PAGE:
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Fresh batch of hacked climate change emails hits internet

The latest release of hacked emails is apparently timed to undermine the UN Climate Change Conference to be held in Durban, South Africa next week.

Exactly two years after hundreds of climate change emails were hacked from University of East Anglia's Climatic Research Unit and released online, a fresh batch of hacked emails has hit the internet.

Climate change scientists Michael Mann, Phil Jones, Kevin Trenberth, Ben Santer, Keith Briffa, Tom Wigley and Kevin Trenberth are again at the center of controversy for manipulating climate change data to discredit global warming skeptics.

In the emails exchanged among them, the researchers have been “caught red-handed” confessing to one another that global warming evidence is not as strong as they would like it to be, writes Telegraph's James Delingpole.

The university is not yet sure if the latest 5,000 emails, posted on Russian server Sinwt.ru as a downloadable zip file, belong to its research unit, but a small sample examined by them appears “genuine.”

Fresh round of emails
The excerpts from the emails, which are available at popular climate skeptics blogs: Tall Bloke, Climate Audit, Air Vent, and Watts Up With That?, read:

“<1939> Thorne/MetO: Observations do not show rising temperatures throughout the tropical troposphere unless you accept one single study and approach and discount a wealth of others. This is just downright dangerous.”

“<2884> Wigley: Mike, The Figure you sent is very deceptive [...] there have been a number of dishonest presentations of model results by individual authors and by IPCC […]”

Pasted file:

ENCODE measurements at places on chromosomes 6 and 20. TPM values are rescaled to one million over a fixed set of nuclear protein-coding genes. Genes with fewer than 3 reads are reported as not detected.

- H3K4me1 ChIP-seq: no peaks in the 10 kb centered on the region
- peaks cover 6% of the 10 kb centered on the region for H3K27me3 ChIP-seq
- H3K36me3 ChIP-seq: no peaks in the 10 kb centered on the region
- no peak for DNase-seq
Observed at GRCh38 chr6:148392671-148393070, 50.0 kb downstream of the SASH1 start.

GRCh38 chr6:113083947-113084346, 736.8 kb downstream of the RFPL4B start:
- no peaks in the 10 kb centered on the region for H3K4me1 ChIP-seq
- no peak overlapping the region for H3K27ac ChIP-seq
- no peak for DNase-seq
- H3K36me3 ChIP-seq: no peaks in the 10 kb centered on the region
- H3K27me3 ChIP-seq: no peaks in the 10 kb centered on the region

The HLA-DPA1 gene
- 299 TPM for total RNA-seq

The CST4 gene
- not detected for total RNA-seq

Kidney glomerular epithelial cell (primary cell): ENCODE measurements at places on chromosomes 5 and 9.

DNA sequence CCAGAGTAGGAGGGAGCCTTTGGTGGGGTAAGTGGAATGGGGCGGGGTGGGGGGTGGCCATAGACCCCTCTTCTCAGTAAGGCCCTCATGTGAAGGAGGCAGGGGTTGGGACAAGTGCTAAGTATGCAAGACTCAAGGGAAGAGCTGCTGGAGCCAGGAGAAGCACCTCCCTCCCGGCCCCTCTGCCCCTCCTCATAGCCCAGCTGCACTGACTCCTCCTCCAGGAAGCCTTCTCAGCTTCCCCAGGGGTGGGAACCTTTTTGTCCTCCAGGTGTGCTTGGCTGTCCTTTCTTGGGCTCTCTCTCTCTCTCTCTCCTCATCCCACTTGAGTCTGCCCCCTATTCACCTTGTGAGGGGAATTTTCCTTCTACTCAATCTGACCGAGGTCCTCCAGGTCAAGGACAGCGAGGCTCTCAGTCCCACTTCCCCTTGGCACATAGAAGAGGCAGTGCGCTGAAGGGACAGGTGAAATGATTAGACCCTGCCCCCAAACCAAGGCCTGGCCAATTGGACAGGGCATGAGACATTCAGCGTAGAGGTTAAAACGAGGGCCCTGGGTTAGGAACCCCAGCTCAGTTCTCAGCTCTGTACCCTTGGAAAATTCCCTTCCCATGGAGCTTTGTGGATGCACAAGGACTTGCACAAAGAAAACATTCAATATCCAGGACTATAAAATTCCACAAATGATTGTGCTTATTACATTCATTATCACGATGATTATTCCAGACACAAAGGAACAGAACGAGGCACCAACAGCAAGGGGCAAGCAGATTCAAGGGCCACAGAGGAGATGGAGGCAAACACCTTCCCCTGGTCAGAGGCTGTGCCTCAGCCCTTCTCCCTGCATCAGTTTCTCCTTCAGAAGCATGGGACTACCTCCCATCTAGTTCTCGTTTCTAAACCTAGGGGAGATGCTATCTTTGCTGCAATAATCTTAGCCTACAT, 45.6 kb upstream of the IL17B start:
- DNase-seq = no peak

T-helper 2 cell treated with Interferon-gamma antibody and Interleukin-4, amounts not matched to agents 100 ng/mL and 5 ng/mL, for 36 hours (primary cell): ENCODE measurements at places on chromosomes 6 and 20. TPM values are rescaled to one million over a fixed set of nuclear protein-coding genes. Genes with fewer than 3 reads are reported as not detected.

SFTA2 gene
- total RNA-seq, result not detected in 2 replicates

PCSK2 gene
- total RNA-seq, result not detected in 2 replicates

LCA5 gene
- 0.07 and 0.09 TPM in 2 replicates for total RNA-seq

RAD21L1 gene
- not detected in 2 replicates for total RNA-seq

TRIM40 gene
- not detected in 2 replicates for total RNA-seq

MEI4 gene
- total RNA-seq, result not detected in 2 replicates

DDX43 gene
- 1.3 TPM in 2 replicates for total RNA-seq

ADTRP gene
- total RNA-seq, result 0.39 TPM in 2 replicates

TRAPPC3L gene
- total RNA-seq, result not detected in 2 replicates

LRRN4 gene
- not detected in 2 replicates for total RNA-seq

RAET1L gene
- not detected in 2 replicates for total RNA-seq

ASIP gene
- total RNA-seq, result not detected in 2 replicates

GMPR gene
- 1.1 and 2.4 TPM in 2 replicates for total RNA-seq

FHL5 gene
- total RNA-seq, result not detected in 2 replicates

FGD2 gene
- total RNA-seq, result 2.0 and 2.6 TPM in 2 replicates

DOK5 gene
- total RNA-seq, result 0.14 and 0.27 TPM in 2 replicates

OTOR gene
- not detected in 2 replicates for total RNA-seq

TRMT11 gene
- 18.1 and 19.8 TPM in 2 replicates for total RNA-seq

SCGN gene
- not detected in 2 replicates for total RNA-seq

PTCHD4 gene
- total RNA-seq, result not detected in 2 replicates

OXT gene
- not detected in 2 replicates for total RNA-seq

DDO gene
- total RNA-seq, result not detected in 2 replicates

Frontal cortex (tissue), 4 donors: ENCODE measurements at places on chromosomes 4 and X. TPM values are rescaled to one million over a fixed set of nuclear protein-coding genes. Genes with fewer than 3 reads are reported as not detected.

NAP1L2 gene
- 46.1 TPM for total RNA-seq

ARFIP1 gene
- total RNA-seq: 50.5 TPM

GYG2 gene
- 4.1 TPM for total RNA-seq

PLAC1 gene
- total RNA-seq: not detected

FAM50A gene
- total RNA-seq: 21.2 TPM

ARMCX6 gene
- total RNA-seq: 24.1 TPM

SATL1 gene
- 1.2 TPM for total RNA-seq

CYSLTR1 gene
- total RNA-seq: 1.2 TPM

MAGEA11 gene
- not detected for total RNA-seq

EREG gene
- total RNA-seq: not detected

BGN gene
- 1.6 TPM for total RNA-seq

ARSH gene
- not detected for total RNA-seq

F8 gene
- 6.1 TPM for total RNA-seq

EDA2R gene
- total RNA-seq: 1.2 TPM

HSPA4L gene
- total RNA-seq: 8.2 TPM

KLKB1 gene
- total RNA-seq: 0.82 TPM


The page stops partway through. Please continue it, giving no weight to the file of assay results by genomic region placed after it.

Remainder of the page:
“<2009> Briffa: I find myself in the strange position of being very skeptical of the quality of all present reconstructions, yet sounding like a pro greenhouse zealot here!

“<3062> Jones: We don’t really want the bull***t and optimistic stuff that Michael has written [...] We’ll have to cut out some of his stuff.”

Is leak aimed at disrupting UN conference?
The university is not yet sure if the latest 5,000 emails, posted on Russian server Sinwt.ru as a downloadable zip file, belong to its research unit, but a small sample examined by them appears “genuine.”

Like the emails released in November 2009 that many believed were meant to disrupt the climate change summit in Copenhagen the following month, the latest release of hacked emails is apparently timed to undermine the UN Climate Change Conference to be held in Durban, South Africa next week.

“These emails have the appearance of having been held back after the theft of data and emails in 2009 to be released at a time designed to cause maximum disruption to the imminent international climate talks,” the university said.